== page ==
Fall season has arrived in my Shire. Along with the splash of my favorite leaf colors—burnt orange, apple red, and golden yellow—there’s a crisp chill in the air. Most mornings and evenings now call for a sweatshirt while walking my fine canine, Musti the Hound. And with all such autumn feels, I behold thick darkness descending earlier each evening. I must confess, walking the tree-line at the end of our road, I have slight twinges of fear. That stretch of field has been visited by rogue critters, and neighbors have even sighted a fox or two. Consequently, I grab a high-beam flashlight or headlamp for use on the walk. Bright light dispels the darkness.
During life’s wild seasons, fear can descend in a variety of devilish incarnations. Ugly darkness threatens us with daily political turmoil. Shadows of economic uncertainty loom with the market’s fickle volatility. Friends or family might be facing a bleak diagnosis. How do we cope? Can we find hope?
Even the most casual of Tolkien readers and movie fans readily observe the Professor’s strategic use of darkness and light. Bilbo Baggins, Gandalf’s pick for burglar, wanted no part in an adventure. He was a play-it-safe, stay-at-home hobbit. After dinner at the unexpected party, the dwarves began to play their viols. Thorin struck his golden harp, and “Bilbo forgot everything else, and was swept away into dark lands under strange moons . . . The dark came into the room from the little window . . . they played on, while the shadow of Gandalf’s beard wagged against the wall. The dark filled all the room . . .”
Cloaked in magical, musical darkness, the dwarves sang their enchanting song with the result that
. . . the hobbit felt the love of beautiful things made by hands and by cunning and by magic moving through him, a fierce and a jealous love, the desire of the hearts of dwarves. Then something Tookish woke up inside him, and he wished to go and see the great mountains, and hear the pine-trees and the waterfalls, and explore the caves, and wear a sword instead of a walking-stick. He looked out of the window. The stars were out in a dark sky above the trees.1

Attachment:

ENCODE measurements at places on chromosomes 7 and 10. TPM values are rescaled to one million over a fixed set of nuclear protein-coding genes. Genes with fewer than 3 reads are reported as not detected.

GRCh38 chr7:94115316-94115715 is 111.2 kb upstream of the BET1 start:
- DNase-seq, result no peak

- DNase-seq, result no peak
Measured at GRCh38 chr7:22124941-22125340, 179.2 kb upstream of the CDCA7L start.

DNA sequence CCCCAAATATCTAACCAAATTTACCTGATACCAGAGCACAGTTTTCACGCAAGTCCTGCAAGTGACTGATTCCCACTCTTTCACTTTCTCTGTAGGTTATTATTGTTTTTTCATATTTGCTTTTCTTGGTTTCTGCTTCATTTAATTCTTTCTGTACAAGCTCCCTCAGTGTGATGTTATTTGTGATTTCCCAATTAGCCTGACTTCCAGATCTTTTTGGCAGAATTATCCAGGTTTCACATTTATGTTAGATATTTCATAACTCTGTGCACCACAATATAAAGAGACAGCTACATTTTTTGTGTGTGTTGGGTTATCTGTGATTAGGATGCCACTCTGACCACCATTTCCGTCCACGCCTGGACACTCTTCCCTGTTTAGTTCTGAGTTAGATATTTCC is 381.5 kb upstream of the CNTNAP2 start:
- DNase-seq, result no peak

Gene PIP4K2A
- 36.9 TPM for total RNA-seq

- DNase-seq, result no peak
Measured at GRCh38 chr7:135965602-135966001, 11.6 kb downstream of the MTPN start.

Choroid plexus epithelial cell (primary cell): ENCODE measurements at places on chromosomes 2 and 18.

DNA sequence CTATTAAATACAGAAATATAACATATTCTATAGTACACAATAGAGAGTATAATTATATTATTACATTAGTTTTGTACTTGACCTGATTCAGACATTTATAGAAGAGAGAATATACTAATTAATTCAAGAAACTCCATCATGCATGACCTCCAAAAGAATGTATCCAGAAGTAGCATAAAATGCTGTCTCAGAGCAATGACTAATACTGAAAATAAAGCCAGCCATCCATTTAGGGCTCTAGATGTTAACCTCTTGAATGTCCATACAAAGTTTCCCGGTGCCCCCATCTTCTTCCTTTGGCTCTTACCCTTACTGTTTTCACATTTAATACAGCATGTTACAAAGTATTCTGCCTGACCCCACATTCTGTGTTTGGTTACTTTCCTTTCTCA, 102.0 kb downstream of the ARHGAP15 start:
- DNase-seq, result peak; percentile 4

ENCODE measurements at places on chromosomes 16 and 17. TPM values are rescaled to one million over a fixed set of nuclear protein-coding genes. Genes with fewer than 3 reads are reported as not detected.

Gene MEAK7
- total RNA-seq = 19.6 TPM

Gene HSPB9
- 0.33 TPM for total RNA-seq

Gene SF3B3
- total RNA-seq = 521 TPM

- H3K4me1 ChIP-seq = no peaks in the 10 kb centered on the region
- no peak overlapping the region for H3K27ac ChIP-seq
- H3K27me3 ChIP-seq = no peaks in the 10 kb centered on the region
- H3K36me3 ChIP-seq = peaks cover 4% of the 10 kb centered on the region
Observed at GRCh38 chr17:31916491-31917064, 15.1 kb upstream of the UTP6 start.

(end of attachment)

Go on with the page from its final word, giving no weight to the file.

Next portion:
Such interplay of stars, moons, and darkness had a distinct effect upon Bilbo. From these early scenes of popular Middle-earth material, we readily see Tolkien’s use of the darkness-light motif. And we might conclude the author’s tonal purpose is convincingly classic, simply additional accoutrement to the scenery or a method for delineating the bad guys versus good guys.
- The Hobbit, 21-24.
- The Hobbit, 291-92.
- The Letters of J.R.R. Tolkien, 119.
- The Fellowship, 75-76.
- The Silmarillion, 9.
- Ibid., 182.
- The Fellowship, 159.
- David Rowe, The Proverbs of Middle-earth, 37.
- The Return of the King, 139.
- Ibid., 169.
- Matthew Dickerson, Following Gandalf: Epic Battles and Moral Victory in The Lord of the Rings, 193-94.
- The Return of the King, 280.
- Dickerson, 137-38.
- The Return of the King, 89.
- This darkness-light motif plays a dominate role in Genesis, chapter 1 and the Gospel of John, chapter 1.
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